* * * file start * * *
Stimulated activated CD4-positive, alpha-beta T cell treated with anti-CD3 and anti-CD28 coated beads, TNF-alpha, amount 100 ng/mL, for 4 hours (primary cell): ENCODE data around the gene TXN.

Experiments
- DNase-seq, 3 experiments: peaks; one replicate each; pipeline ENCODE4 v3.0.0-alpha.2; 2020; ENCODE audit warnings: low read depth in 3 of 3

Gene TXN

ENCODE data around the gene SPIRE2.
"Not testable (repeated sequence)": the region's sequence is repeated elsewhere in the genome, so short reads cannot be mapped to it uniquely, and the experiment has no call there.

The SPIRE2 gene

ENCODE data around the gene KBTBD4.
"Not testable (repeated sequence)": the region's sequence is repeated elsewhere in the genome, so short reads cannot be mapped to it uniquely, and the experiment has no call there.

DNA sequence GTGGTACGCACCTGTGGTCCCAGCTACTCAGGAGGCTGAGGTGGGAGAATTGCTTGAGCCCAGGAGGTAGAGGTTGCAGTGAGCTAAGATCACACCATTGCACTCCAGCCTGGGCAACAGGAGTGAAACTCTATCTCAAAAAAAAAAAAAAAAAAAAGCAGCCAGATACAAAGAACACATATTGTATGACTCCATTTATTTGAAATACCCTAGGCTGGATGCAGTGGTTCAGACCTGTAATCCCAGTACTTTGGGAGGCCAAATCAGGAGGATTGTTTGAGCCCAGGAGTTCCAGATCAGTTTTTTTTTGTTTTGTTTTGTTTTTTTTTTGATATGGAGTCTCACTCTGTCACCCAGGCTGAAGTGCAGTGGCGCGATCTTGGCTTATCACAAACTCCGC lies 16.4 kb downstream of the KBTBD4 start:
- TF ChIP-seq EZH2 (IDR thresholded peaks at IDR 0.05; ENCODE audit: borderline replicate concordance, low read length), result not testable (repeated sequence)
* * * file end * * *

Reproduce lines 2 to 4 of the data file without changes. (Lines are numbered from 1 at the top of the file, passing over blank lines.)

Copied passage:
Experiments
- DNase-seq, 3 experiments: peaks; one replicate each; pipeline ENCODE4 v3.0.0-alpha.2; 2020; ENCODE audit warnings: low read depth in 3 of 3

Gene TXN